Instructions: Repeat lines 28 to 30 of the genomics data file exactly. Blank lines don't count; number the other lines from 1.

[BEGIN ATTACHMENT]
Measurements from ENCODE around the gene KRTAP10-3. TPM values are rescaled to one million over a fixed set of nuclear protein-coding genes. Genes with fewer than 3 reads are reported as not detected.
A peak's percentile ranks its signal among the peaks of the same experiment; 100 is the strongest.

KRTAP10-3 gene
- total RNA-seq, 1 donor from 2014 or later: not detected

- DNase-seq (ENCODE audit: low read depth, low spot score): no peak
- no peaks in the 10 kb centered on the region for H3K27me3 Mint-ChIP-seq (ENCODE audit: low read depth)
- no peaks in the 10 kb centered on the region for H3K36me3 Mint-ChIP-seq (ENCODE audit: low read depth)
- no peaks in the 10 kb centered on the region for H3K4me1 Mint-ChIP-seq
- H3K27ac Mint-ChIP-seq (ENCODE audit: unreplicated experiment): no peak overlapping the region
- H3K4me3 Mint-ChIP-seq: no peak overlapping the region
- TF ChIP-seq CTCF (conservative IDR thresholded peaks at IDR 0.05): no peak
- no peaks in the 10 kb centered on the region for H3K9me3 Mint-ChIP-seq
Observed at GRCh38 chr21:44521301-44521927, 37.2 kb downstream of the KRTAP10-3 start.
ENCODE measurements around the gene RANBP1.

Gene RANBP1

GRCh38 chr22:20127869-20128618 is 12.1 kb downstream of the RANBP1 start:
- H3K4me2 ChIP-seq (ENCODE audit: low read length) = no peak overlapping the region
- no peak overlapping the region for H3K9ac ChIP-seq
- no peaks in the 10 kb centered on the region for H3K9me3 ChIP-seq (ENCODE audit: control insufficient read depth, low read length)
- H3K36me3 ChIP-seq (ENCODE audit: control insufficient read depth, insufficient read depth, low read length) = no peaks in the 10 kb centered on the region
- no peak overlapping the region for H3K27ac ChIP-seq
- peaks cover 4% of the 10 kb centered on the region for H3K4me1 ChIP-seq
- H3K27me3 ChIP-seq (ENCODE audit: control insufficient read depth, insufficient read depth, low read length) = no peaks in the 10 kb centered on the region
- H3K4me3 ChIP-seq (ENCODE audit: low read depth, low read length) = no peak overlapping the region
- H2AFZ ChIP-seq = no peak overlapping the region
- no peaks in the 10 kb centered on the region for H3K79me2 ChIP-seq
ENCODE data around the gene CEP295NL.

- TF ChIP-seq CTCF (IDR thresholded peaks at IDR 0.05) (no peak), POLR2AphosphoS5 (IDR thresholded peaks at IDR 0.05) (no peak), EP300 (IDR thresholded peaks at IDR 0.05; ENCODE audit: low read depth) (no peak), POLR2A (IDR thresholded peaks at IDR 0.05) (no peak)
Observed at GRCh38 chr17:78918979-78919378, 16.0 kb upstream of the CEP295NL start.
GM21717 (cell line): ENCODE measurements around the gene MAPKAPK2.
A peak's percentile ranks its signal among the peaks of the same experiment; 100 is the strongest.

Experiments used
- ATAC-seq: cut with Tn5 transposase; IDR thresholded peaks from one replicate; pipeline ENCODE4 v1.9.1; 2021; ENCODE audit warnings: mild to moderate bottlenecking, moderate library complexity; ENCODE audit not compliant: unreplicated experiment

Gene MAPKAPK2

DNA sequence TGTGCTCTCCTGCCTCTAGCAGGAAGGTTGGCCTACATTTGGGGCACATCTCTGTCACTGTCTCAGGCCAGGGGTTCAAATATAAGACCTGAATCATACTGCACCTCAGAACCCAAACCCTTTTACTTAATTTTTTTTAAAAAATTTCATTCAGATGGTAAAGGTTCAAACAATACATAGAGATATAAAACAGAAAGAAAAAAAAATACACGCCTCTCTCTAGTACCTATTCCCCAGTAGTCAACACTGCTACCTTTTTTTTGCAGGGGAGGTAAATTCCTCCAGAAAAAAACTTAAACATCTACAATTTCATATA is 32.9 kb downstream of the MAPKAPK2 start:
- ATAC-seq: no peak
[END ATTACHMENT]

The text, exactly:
- TF ChIP-seq CTCF (IDR thresholded peaks at IDR 0.05) (no peak), POLR2AphosphoS5 (IDR thresholded peaks at IDR 0.05) (no peak), EP300 (IDR thresholded peaks at IDR 0.05; ENCODE audit: low read depth) (no peak), POLR2A (IDR thresholded peaks at IDR 0.05) (no peak)
Observed at GRCh38 chr17:78918979-78919378, 16.0 kb upstream of the CEP295NL start.
GM21717 (cell line): ENCODE measurements around the gene MAPKAPK2.